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I’ve heard the punchline to many jokes “funny, doesn’t look Jewish”.
I’ve also heard jokes about the joke, like Mel Brooks’ Spaceballs comment “funny, She doesn’t look Druish” which implies the phrase is well-known, at least in Jewish circles.
I’m wondering what the origin of this phrase is. I’d also like to know if it is perjorative or possibly a joke about a perjorative statement.
Anyone have any information?
I think this line is so old that it’s a challenge for a comic to make a new joke with the old punchline. I’ve heard several jokes with this punchline, most of which have some implied reference to circumcision. But the one I hear most, which seems like it may be the original is this:
A man was riding a train when a woman from a seat further back came up to him and asked if he were Jewish.
“No, I’m not Jewish”, he replied.
Several minutes later she came up again and said, “Are you sure you’re not Jewish?”
“I’m absolutely sure I’m not Jewish”, he said.
A while later she comes again and says, “I hate to bother you, but are you positive that you’re not Jewish?”
“Yes, I am absolutely positive that I am not Jewish”, he said again.
This happened several more times until the man in frustration finally said, “Okay, I’m Jewish. Does that make you happy?”
To that the lady said, “Funny, you don’t look Jewish”.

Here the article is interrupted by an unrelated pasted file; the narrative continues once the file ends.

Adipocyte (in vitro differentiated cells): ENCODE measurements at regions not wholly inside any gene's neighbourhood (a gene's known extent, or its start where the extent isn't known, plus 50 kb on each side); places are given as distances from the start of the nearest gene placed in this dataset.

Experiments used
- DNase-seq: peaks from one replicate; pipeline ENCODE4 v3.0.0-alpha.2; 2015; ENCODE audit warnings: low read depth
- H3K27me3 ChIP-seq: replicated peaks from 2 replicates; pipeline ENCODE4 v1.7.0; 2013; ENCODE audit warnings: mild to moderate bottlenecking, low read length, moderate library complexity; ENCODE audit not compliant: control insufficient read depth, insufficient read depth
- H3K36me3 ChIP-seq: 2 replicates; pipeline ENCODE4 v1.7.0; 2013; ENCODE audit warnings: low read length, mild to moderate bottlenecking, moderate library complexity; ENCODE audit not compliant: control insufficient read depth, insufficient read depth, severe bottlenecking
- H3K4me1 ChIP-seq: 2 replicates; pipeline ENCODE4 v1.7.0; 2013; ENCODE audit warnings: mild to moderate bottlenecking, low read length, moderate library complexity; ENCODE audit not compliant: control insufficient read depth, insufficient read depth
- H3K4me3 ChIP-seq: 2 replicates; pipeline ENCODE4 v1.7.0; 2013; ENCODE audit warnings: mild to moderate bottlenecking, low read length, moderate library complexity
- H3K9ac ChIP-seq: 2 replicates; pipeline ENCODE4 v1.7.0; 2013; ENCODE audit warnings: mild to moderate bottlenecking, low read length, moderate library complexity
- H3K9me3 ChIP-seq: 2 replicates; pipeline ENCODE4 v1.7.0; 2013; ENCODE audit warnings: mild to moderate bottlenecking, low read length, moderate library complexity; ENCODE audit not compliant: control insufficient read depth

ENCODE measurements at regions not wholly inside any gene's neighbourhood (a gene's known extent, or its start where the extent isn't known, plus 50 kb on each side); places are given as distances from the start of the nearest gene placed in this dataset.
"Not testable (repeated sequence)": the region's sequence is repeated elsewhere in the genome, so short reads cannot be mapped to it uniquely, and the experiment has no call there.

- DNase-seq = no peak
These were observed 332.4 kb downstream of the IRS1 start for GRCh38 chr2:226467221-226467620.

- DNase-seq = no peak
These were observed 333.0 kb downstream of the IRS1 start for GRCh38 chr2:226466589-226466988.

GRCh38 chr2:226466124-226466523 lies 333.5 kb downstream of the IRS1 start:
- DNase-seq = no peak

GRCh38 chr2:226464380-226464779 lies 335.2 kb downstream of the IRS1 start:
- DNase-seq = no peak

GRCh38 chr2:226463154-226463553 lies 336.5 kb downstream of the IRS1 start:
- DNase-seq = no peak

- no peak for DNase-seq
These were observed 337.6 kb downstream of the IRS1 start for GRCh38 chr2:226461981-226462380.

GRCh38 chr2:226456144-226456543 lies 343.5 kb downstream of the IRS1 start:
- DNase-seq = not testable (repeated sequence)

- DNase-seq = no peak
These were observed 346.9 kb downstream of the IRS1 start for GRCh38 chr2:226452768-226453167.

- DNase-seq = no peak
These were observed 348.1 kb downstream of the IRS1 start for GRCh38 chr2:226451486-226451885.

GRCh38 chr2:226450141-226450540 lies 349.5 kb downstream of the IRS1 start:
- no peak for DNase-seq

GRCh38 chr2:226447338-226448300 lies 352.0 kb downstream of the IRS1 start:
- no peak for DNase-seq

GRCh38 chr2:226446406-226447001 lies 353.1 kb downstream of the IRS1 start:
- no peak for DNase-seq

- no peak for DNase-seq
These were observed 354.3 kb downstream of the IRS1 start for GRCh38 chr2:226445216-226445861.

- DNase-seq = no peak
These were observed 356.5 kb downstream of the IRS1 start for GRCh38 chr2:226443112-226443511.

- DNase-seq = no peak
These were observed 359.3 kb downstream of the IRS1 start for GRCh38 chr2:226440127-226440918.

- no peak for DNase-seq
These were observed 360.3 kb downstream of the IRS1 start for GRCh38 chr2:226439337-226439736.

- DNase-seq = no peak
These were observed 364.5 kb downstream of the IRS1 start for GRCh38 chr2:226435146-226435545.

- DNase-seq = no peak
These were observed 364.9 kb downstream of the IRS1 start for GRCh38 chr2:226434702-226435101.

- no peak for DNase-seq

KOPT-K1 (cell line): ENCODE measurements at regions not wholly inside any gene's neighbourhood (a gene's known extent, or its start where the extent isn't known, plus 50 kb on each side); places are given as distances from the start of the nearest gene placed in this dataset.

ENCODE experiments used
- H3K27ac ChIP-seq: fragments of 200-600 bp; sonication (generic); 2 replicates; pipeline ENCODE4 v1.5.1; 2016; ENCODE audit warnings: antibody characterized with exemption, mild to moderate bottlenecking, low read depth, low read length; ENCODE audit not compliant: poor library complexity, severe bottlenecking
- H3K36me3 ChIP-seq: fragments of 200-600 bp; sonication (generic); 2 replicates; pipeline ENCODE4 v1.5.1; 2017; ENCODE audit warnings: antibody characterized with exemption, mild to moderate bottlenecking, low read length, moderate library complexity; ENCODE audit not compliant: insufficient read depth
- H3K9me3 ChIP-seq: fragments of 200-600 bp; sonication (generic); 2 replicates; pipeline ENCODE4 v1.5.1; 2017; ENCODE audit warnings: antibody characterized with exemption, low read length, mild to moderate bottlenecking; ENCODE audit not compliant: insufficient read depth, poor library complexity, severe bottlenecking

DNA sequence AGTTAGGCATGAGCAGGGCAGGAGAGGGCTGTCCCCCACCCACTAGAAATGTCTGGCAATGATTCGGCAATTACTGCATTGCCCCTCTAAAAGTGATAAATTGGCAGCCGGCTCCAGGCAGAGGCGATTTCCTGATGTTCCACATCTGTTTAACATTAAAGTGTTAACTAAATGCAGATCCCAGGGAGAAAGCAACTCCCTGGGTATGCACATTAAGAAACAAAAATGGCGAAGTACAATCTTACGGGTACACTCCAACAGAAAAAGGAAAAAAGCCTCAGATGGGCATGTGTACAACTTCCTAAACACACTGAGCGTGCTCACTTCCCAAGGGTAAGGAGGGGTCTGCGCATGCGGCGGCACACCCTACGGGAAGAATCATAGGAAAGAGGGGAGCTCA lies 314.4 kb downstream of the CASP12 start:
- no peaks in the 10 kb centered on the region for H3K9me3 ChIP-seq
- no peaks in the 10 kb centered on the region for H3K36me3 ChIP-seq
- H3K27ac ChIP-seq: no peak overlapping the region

I think the root of the humor is that, in western countries, there is nothing definite to distinguish a Jew from any other Caucasian. In the middle east Jews look like every other middle eastern person. Yet some seem bent on picking out Jews. Who knows?
It’s a racist saw, of which there are many, easy to mock.
Not that there’s anything wrong with that. Some of my best friends are racist. They’re really successful for racists. You would never guess they were racist.[edit: added the following]
I think the specific line “Funny, you don’t look Jewish” may have been popularized by a joke, mocking similar statements stemming from a very real racist obsession with looks and Jewishness. I can find examples of variations on that statement and questions about “looking Jewish” at least as far back as 1875 with direct connection to prejudice and racism, or fear of same.